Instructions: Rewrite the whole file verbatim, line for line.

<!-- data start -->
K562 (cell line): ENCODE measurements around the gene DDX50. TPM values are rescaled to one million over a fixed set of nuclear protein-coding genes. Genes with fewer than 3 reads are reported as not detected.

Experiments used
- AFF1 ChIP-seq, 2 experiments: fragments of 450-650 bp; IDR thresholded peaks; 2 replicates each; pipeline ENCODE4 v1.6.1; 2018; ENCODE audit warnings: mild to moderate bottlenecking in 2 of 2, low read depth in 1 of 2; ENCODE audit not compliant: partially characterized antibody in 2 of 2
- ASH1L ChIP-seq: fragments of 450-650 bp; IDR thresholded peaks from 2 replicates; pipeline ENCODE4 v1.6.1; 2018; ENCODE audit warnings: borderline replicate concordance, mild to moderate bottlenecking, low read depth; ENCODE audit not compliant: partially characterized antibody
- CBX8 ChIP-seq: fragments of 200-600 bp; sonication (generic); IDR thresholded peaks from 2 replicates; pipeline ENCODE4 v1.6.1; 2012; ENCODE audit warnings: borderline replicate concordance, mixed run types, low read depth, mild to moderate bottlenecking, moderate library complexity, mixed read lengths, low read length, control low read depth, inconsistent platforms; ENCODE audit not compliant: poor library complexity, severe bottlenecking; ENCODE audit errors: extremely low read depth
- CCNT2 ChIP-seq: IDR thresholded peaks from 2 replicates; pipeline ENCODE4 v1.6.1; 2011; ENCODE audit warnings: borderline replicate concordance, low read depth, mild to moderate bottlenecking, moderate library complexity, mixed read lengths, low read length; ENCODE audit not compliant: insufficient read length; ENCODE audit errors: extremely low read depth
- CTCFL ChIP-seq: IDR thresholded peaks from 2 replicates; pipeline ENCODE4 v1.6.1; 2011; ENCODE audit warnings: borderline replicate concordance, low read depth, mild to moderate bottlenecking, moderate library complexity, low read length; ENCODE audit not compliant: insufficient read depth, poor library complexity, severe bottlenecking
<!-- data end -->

K562 (cell line): ENCODE measurements around the gene DDX50. TPM values are rescaled to one million over a fixed set of nuclear protein-coding genes. Genes with fewer than 3 reads are reported as not detected.

Experiments used
- AFF1 ChIP-seq, 2 experiments: fragments of 450-650 bp; IDR thresholded peaks; 2 replicates each; pipeline ENCODE4 v1.6.1; 2018; ENCODE audit warnings: mild to moderate bottlenecking in 2 of 2, low read depth in 1 of 2; ENCODE audit not compliant: partially characterized antibody in 2 of 2
- ASH1L ChIP-seq: fragments of 450-650 bp; IDR thresholded peaks from 2 replicates; pipeline ENCODE4 v1.6.1; 2018; ENCODE audit warnings: borderline replicate concordance, mild to moderate bottlenecking, low read depth; ENCODE audit not compliant: partially characterized antibody
- CBX8 ChIP-seq: fragments of 200-600 bp; sonication (generic); IDR thresholded peaks from 2 replicates; pipeline ENCODE4 v1.6.1; 2012; ENCODE audit warnings: borderline replicate concordance, mixed run types, low read depth, mild to moderate bottlenecking, moderate library complexity, mixed read lengths, low read length, control low read depth, inconsistent platforms; ENCODE audit not compliant: poor library complexity, severe bottlenecking; ENCODE audit errors: extremely low read depth
- CCNT2 ChIP-seq: IDR thresholded peaks from 2 replicates; pipeline ENCODE4 v1.6.1; 2011; ENCODE audit warnings: borderline replicate concordance, low read depth, mild to moderate bottlenecking, moderate library complexity, mixed read lengths, low read length; ENCODE audit not compliant: insufficient read length; ENCODE audit errors: extremely low read depth
- CTCFL ChIP-seq: IDR thresholded peaks from 2 replicates; pipeline ENCODE4 v1.6.1; 2011; ENCODE audit warnings: borderline replicate concordance, low read depth, mild to moderate bottlenecking, moderate library complexity, low read length; ENCODE audit not compliant: insufficient read depth, poor library complexity, severe bottlenecking